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Mary Raich

I had gone to Florida with friends for a girls weekend. I felt fine when we left. The next morning I woke up not feeling well and stayed in bed all day and night. At 5am I woke up to use the bathroom and passed out. My friends called 911. My pulse oxygen was 84. I had severe diarrhea, extremely low blood pressure and a lot of pain. Doctors admitted me to the ICU with C-diff, sepsis and septic shock. (Sepsis and C. Difficile, Sepsis and Septic Shock) My kidneys and liver where failing and they were struggling to keep ... Read Full Story

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A. Hamon

My mother died from sepsis on April 12, 2023, following being in the hospital the week before. She contracted the C. difficile, which caused sepsis. (Translated from French, original is below.)   Ma maman est décédée du sepsis, le 12 avril 2023 suite à une hospitalisation la semaine précédente elle aurait contractée la bactérie C. difficile qui c’est à terminée en septicémie. Read Full Story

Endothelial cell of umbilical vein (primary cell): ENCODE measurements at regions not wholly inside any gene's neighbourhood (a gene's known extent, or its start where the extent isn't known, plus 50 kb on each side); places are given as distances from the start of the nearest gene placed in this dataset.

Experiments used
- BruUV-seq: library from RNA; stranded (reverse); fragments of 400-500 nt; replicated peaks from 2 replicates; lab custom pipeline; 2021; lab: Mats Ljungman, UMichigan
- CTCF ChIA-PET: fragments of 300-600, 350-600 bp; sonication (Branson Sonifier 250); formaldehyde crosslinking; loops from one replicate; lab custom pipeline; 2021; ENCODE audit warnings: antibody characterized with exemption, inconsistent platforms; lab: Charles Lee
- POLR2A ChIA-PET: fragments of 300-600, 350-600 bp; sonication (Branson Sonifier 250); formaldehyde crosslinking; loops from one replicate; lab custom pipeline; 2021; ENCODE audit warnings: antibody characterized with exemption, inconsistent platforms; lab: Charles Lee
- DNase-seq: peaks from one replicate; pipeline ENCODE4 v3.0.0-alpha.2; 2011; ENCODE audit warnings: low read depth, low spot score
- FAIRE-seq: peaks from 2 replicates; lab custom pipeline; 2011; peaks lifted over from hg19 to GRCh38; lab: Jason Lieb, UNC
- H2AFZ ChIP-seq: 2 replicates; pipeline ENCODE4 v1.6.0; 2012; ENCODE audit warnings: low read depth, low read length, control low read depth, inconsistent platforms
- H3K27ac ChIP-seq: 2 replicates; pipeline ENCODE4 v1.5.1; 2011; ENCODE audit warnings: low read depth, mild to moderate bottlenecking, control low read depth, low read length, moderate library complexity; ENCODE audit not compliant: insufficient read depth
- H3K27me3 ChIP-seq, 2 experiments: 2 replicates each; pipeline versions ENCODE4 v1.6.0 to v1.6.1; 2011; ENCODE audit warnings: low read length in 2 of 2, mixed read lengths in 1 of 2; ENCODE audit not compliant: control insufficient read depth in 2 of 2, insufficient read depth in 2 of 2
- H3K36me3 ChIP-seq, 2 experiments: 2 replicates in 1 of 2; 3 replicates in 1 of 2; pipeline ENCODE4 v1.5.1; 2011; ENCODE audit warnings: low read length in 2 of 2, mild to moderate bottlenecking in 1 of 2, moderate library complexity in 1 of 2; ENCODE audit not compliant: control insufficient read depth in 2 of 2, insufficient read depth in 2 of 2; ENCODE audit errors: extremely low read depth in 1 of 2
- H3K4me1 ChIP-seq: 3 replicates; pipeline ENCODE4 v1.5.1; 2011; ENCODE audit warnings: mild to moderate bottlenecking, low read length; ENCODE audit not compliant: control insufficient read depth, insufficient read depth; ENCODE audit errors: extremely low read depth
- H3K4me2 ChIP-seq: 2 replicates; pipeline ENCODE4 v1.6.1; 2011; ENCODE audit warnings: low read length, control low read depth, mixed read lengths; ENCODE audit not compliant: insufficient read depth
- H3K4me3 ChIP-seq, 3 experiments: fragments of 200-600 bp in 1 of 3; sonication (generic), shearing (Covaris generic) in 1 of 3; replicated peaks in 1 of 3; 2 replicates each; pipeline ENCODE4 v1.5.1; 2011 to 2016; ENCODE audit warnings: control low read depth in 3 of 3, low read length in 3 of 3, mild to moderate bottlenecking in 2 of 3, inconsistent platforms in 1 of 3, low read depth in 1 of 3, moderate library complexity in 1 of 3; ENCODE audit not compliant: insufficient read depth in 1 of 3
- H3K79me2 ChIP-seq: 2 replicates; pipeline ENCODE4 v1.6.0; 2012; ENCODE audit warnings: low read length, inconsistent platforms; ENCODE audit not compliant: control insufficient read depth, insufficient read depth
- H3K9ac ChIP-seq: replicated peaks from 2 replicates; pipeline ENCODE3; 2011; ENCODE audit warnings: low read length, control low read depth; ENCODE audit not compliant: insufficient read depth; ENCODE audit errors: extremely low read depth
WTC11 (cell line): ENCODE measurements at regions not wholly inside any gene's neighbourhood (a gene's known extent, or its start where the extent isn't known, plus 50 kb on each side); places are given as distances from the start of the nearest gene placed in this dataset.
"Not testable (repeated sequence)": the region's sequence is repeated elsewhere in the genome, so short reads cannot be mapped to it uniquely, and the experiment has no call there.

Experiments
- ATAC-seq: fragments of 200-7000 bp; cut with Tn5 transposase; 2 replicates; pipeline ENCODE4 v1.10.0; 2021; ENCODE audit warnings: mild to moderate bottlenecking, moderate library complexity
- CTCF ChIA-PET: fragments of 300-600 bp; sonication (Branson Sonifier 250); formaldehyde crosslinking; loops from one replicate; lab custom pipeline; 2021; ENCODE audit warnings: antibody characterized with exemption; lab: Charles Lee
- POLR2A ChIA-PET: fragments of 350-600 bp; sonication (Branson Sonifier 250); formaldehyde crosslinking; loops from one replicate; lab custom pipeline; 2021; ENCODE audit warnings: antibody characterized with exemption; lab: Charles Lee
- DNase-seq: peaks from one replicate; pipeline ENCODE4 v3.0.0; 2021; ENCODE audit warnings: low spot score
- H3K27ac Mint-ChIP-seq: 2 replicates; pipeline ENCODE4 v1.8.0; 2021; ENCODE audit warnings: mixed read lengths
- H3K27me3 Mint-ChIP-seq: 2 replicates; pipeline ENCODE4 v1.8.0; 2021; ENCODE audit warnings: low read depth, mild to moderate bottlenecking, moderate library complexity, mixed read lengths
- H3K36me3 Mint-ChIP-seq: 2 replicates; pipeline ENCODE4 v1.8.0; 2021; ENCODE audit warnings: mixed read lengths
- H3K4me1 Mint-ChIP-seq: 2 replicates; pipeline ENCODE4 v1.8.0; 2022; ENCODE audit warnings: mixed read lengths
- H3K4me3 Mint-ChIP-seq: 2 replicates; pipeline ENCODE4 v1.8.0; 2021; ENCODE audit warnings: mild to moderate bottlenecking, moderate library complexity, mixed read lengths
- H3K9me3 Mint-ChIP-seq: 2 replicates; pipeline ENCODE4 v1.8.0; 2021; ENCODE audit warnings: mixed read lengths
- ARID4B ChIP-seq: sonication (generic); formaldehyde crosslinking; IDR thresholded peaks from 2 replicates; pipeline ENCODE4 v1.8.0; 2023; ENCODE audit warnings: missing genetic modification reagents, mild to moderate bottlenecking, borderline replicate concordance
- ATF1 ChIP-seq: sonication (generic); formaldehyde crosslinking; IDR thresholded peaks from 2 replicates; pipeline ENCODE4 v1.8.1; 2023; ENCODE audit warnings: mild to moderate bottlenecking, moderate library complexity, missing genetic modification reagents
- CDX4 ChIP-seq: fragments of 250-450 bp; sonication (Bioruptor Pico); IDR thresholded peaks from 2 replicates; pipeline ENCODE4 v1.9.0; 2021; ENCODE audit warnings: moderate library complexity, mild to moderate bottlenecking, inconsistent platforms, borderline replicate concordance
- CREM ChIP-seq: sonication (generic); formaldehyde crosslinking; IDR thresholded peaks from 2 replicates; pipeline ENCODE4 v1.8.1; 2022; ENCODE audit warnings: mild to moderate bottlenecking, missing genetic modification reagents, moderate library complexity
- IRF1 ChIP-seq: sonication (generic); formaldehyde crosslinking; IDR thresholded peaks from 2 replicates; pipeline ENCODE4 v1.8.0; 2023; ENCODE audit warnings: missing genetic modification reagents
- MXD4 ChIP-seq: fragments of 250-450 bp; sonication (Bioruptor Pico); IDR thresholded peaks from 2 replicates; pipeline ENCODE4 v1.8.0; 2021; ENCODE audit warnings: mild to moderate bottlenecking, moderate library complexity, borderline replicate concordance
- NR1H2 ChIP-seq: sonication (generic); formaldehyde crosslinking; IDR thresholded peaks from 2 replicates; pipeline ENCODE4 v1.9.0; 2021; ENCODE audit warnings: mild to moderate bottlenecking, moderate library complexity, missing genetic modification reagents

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Mary Lansing

This story is about my mother Mary. She was a healthy dialysis patient. (Sepsis and Invasive Devices) She didn’t want to get an infection so she agreed to have a graft put under her skin which was safer than having a dialysis catheter. She always was careful to follow the doctor’s advice. One night after dialysis, she got up from bed to go to the bathroom. And got dizzy and fell and broke her ankle in many places. When she got to the emergency room, she was found to be septic and that was what caused her to fall. Not ... Read Full Story

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Amy May

In 2018 I was 28 weeks pregnant and started experiencing weird symptoms. I was sick all the time. I was loosing weight. I was constantly dehydrated and couldn’t keep up with my fluids. I was initially diagnosed with C.diff and was put on an antibiotic. (Sepsis and C. diff) While on that antibiotic I developed chills and fevers. I was admitted to the hospital where they drew blood cultures. 5 days later on Christmas Eve I received a phone call stating that my blood cultures had come back positive for Fusobacterium necrophorum. I was admitted at 32 weeks pregnant to ... Read Full Story

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C. Difficile (C. diff)